Ancient Egyptian Baths

Personal hygiene was very important in ancient Egypt. Ancient Egyptian baths helped people stay clean, happy and live a fuller life.

Almost every person in ancient Egypt bathed on a daily basis. Ancient Egyptians believed bathing was important to satisfy the gods when they died.

They believed staying clean helped them with their Judgment of the Dead and helped them enter life after death.

In the early days of ancient Egypt poor people bathed in the Nile River. Poor families in ancient Egypt did not have a separate area in their home for bathing.

Most did not have a bathroom and none of the homes had running water.

Wealthier ancient Egyptians bathed within their homes. These homes had specific areas for bathing including large tubs or basins. Servants would bring water and fill the basin or tub.

After the person was finished bathing the tub or basin would be cleaned. Even the homes of wealthier ancient Egyptians did not have running water.

Development of bath houses

During the new kingdom period under ruler Ptolemais numerous bath houses were built. The bath houses were fashioned after the ancient Greek bath houses.

The bath houses contained separate areas for men and women. Many of the rooms were circular in shape and had hip-baths located on the walls. Ancient Egyptians used the bath house to increase their personal hygiene.

The bath houses did not have running water. Ancient Egyptians would sit in a large basin area and servants would pour water over them. This type of bathing continued for centuries even after larger basins were built where people were able to relax for longer times.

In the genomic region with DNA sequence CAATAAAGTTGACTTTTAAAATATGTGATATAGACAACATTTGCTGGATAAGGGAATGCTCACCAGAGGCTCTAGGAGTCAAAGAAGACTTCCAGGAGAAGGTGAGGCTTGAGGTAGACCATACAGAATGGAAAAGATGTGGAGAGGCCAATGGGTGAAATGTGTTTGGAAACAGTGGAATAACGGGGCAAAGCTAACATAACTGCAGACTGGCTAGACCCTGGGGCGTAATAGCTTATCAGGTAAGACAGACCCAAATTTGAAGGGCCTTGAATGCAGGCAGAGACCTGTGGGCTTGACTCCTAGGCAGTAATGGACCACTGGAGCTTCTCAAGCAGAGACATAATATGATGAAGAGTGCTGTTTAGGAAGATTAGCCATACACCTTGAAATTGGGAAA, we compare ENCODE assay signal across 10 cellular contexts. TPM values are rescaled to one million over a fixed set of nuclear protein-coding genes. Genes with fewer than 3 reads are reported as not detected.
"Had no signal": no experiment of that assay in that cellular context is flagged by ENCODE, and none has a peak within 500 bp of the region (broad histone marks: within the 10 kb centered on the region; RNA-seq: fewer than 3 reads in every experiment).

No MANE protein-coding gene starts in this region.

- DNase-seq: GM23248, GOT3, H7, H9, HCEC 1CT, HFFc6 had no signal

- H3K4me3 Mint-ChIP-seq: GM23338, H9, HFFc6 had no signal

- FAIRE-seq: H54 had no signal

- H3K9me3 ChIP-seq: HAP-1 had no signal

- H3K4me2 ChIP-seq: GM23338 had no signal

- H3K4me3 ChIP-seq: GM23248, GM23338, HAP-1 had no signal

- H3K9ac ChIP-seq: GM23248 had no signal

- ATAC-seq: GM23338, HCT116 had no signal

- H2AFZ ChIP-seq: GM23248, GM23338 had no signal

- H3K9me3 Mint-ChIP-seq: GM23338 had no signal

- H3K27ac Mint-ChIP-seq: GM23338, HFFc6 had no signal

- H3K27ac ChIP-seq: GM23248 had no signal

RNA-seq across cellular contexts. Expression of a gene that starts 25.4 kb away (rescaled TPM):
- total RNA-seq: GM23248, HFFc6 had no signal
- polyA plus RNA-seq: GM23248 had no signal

Through research we know there were 46 Greek-style bath houses in ancient Egypt.

Ancient Egyptians began to build Roman-style bath houses in the first century C.E. The Roman-style bath houses were quite different.

These bath houses contained numerous rooms with heated water of different temperatures. The water was heated below the bath house in an underground hypocaustum.

There have been an additional 49 Roman-style bath houses found that were constructed from the 1st century C.E. to the 6th century C.E.

After the conquest of Alexander the Great, bath houses in ancient Egypt flourished once again. There have been at least 12 bath houses found in the ancient city of Alexandria.

Types of ancient Egyptian baths

When the wealthier ancient Egyptians bathed, they developed specific methods for bathing. Ancient Egyptians liked to wear perfume and make-up.

Many of the bathing methods used perfume or scented water to help people get clean. Ancient Egyptians used a soap called natron when they bathed. Natron was a product of clay and ash that was scented.

Ancient Egyptians also used ingredients described in the Ebers Medical Papyrus. These mixtures of ingredients included animal fat, alkaline salts and vegetable oils.

Ancient Egyptians used these mixtures for washing and for fighting skin disease. Skin disease was common in ancient Egypt because of the sun and desert heat.

There were other ancient Egyptian bath types that were popular. During the reign of Cleopatra VII the milk bath was developed. The queen would bath in a mixture of donkey milk and water.

Donkey milk is a natural skin moisturizer. The mixture helped Cleopatra VII stay younger looking and became popular around the ancient world.

Facts about ancient Egyptian baths

  • Ancient Egyptians bathed almost every day.
  • Poorer ancient Egyptians bathed in the Nile River.
  • Only wealthier ancient Egyptians had a bathroom in their home.
  • Ancient Egyptian homes did not have running water.
  • Bath houses were developed during the reign of Ptolemais.
  • The first bath houses were designed after Greek bath houses.
  • Natron was a mixture ash and clay that was scented.
  • Cleopatra VII took baths in donkey milk to help revitalize her skin.


  • Where did poor ancient Egyptians bath?
    Nile River
  • Cleopatra VII used what type of mixture when she bathed?
    Donkey milk
  • The first ancient Egyptian baths were designed after what style of baths?
  • What type of soap was made from clay and ash?